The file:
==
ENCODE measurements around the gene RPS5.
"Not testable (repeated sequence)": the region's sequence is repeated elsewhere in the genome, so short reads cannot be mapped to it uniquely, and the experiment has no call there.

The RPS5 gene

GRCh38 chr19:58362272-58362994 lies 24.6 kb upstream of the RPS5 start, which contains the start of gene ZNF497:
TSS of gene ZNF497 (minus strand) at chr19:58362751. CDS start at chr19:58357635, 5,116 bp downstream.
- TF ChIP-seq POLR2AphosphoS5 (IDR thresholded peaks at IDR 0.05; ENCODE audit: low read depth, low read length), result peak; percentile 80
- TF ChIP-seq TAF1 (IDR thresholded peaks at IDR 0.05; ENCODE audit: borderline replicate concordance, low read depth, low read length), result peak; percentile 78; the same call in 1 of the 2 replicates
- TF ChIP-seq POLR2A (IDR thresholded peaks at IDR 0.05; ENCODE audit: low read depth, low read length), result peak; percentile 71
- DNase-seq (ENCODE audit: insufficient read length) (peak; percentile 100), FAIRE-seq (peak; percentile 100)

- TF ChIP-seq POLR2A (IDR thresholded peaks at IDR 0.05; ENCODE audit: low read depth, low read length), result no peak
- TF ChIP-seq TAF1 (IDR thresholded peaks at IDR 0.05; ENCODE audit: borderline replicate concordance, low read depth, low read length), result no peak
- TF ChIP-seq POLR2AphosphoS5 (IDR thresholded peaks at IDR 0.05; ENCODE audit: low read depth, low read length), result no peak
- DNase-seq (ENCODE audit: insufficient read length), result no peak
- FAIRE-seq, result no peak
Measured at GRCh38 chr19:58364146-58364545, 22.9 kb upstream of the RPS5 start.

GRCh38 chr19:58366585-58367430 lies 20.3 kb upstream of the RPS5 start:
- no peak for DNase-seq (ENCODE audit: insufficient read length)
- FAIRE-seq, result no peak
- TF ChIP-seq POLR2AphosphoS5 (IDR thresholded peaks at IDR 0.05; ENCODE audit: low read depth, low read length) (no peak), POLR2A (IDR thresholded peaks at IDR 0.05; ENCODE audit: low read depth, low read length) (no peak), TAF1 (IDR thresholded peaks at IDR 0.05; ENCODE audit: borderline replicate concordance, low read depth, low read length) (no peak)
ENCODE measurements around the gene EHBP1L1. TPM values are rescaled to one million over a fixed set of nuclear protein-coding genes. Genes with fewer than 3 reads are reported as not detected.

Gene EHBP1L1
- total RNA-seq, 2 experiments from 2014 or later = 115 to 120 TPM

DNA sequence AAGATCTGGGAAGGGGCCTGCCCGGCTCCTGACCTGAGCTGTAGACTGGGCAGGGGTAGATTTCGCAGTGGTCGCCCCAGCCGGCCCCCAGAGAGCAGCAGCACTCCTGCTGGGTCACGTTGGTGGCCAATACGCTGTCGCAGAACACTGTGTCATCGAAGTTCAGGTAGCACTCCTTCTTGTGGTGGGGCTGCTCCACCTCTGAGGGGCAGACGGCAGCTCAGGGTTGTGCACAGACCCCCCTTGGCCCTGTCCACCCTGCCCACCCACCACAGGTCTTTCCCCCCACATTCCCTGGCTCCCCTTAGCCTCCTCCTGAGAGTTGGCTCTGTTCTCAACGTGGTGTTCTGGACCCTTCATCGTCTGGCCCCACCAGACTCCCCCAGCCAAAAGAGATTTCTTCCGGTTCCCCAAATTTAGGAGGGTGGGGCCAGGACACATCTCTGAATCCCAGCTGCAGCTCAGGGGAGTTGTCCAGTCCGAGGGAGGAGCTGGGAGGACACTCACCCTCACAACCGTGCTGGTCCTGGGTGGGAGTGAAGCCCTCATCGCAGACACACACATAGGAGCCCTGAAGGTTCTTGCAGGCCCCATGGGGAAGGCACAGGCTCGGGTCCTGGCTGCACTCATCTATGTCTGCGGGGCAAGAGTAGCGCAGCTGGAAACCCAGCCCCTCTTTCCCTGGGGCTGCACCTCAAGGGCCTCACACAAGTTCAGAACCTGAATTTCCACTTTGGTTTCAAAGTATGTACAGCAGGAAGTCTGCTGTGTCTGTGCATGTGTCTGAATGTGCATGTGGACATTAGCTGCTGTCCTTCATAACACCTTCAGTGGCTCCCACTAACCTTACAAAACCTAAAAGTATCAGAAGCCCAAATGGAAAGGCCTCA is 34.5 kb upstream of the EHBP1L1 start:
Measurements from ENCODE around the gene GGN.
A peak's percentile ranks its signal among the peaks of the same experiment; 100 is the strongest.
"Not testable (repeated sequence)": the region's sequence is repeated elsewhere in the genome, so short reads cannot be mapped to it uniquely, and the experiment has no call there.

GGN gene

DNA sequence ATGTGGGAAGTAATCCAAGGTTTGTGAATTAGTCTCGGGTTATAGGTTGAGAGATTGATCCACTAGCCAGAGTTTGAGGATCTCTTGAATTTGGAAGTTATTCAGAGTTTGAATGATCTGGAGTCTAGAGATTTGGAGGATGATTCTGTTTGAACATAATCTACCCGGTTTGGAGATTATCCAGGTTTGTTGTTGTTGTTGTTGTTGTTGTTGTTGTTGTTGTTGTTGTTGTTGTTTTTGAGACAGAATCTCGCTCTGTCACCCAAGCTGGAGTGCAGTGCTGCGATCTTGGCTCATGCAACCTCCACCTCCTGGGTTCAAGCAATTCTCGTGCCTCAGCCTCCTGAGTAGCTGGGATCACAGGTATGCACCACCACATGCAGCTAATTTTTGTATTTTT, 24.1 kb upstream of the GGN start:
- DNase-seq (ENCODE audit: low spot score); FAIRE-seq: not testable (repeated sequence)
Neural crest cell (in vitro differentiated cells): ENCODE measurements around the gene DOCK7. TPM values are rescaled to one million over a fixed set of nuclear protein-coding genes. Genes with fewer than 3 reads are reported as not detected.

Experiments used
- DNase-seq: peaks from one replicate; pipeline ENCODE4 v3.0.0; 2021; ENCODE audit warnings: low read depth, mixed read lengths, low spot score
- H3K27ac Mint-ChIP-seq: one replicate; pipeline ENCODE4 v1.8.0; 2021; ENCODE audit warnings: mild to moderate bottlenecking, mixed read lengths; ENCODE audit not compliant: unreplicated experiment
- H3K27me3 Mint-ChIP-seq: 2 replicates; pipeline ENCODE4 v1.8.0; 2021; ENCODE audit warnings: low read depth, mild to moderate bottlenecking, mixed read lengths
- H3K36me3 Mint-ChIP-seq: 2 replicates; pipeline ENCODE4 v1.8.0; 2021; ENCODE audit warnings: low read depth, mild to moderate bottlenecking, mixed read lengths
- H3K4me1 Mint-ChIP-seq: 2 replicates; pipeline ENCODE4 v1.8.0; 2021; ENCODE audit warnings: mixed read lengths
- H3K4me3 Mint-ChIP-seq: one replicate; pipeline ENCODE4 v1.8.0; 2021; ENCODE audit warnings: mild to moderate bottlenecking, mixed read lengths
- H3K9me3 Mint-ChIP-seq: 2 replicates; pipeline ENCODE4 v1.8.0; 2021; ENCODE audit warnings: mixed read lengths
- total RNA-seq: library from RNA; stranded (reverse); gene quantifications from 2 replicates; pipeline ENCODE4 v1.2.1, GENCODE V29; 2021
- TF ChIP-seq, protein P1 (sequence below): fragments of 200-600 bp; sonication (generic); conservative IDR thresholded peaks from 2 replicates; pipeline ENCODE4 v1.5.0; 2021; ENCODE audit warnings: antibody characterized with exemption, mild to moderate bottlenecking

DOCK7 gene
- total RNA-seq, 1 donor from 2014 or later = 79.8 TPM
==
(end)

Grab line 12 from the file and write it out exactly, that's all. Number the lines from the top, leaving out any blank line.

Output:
- TF ChIP-seq POLR2AphosphoS5 (IDR thresholded peaks at IDR 0.05; ENCODE audit: low read depth, low read length), result no peak